Elbow interview (Monster Riffs Week)

Elbow guitarist Mark Potter talks 'Grounds For Divorce' riff

Elbow's 'Grounds For Divorce' entered our Greatest Riffs Of The Decade poll at number 42. A Page-esque bluesy barn-stormer (powered by a multi-tracked Les Paul and an Electro-Harmonix Big Muff), the song was chosen as the lead single for their 2008 Mercury Prize winning break through album 'The Seldom Seen Kid' .

'Grounds For Divorce' blindsided Elbow doubters and won a coveted Ivor Novello award for Best Contemporary Song. TG spoke to guitarist Mark Potter to find out just where the hell it came from…

Check out Total Guitar issue 207, a Monster Riffs special.

Elbow interview mark potter talks 'grounds for divorce' riff

© David Atlas/Retna Ltd./Corbis

Another attention-seeking lead guitarist

When did you come up with the riff?
"You know how most guitarists have something that they play every time they pick up a guitar? Well, that was my one. For 10 years the lads never seemed to notice it. I'd play it and look around the room expectantly and be like, 'Oh well, no reaction again.' Then about two years ago, I played it and Guy [Garvey, vocals] was like, 'What's that?' I said, 'What do you mean what's that? I've been playing it for 10 years!"

How did you record the song?
"It was a Gibson Les Paul through an Electro-Harmonix Big Muff pedal and then I used a '54 Vox AC30 head with a vintage Marshall 4x12 cab. It's not like I thought 'I'm writing a rock riff, therefore I must use a Les Paul'. My favourite guitar is a Gibson ES-335, but I played it on that and it didn't quite have the sort of crunch that I was going for, so as soon as I picked up my Black Beauty Les Paul, that was it – it sounded great. Originally I just recorded the one riff and then I thought 'Well, how about if I track it two of three tones up the octave?' Then I did down the octave and then I played it on a bass, bending the note on that as well. When we twinned these four or five signals of the same riff played in five places on the guitar, it just sounded massive."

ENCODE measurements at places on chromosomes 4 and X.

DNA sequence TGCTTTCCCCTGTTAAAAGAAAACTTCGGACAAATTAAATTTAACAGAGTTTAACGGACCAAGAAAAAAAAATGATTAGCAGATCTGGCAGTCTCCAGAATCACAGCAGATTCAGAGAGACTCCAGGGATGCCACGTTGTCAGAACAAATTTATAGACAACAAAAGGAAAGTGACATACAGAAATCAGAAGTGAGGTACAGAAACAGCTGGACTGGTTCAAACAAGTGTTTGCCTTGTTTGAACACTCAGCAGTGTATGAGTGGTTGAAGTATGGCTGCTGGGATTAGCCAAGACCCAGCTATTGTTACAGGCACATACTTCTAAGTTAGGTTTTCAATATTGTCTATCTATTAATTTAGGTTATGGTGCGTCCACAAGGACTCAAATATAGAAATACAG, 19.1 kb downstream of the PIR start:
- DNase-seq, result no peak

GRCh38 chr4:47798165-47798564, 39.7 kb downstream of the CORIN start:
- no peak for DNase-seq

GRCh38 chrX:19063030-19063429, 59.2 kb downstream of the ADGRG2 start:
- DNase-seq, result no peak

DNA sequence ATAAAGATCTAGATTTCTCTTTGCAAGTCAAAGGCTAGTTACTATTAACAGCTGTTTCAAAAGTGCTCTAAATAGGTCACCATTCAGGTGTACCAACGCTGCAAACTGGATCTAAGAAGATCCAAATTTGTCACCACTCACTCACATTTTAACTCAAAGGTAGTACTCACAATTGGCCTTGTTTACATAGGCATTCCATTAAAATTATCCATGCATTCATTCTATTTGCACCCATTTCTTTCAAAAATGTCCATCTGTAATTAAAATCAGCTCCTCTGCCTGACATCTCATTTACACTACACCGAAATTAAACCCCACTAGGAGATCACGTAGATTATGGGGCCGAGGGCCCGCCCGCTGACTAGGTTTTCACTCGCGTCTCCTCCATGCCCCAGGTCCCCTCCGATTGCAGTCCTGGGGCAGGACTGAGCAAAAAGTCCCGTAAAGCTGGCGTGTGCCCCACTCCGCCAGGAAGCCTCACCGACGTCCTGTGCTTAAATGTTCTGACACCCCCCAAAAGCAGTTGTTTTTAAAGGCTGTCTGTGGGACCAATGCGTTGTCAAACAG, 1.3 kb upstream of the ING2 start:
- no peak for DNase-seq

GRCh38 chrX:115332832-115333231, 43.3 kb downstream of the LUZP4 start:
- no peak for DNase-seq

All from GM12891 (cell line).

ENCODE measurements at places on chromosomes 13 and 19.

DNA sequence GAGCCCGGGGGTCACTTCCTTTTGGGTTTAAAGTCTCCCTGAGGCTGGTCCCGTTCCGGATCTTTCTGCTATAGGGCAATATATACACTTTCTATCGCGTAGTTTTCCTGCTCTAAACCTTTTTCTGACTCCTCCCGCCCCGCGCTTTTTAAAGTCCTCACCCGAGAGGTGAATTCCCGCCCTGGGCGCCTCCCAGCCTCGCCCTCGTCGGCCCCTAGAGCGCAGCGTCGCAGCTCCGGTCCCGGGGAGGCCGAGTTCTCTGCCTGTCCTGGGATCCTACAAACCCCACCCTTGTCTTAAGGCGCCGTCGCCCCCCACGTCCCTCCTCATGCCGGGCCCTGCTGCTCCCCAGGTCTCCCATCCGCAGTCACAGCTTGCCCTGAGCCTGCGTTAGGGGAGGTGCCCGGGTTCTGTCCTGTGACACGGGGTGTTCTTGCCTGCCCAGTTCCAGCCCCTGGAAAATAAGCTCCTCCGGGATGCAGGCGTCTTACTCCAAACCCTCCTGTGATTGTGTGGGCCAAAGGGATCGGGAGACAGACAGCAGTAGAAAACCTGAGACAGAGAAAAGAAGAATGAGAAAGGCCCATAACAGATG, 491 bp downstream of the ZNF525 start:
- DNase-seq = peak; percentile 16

Elbow interview guitarist mark potter

© Bob King/Corbis

Getting it off the ground

How did you build the song around the riff? It's not a traditional 'bed' for a rock riff…
"Originally Guy tried to sing along with it, but it didn't work really, because it's such a bluesy riff. It didn't sound genuine, but the riff on its own did stand up and eventually we decided not to have a vocal on it. I came up with that slide guitar riff – which is very simple and I thought, 'Well, if we keep the verse acoustic then this dirty riff kicks in on the chorus then it's going to be all the more effective'. We did about three or four versions of it though – there was like a dancey, Stereo MCs-style version and a full-on rock version, which was pretty heavy and had distorted guitars all the way through."

Was it a chance to show off Elbow's heavier side?
"It's the heaviest and loudest Elbow get really. I'm sort of the rocker in the band – I love Led Zeppelin, AC/DC are one of my favourite bands – but it's very rare I get to rock out, so I was pretty chuffed that people liked it and we got it to a stage where the rest of the band were enjoying it. It's my moment really – I love playing it live."

What do you think it is about that combination of notes that gives the riff its power?
"It's quite a lazy sounding riff and I think it's a little bit sleazy. Especially because of the way the notes are bent, and because it features several guitars tracked and bending, the notes are never going to sound the same. If it was done on an octave pedal, which I have to do live, it hasn't quite got the same feel because the bends sound the same."

Keeping the faith

Were you surprised by the reaction you received to the song, or was it more a case of being confident that your time had come?
"I believed in it – I was just waiting for everyone else to come round! We went for it as the first single, because we wanted to come back with something that people weren't expecting. Hopefully, it was what made people start paying attention a little bit. I think if we had come back with 'One Day Like This' first, things wouldn't have been the same. That's an anthem and we kind of knew that it would do well on the radio, so it was a conscious decision not to lead with that. The real danger was people turning around and saying, 'What are Elbow doing playing blues?' Fortunately, that didn't happen."

Who are your riff-writing influences?
"Angus Young is one of my heroes. I love Peter Green and early Fleetwood Mac because I like guitar players that sound like they're afraid of disturbing the neighbours. For me it's 'less is more'. I've also been listening to a lot of slide players and Delta blues stuff recently. When you think of riff writing though, you think of Jimmy Page. I love that documentary with Jack White and The Edge ['It Might Get Loud'] – their faces when he launches into 'Whole Lotta Love'… He's the master really."

Have you got any tips for readers who are trying to write their own riffs?
"If you can sing it and it's in your head then it will more than likely transfer to your guitar. If it stays in your head, then it's a hooky riff. The more you pick the guitar up, the more likely you are to come up with something good. Like I said, I played the riff from 'Grounds For Divorce' every time I picked the guitar up. Not any more though, it annoys everybody in the band now!"

Check out Total Guitar issue 207, a Monster Riffs special.

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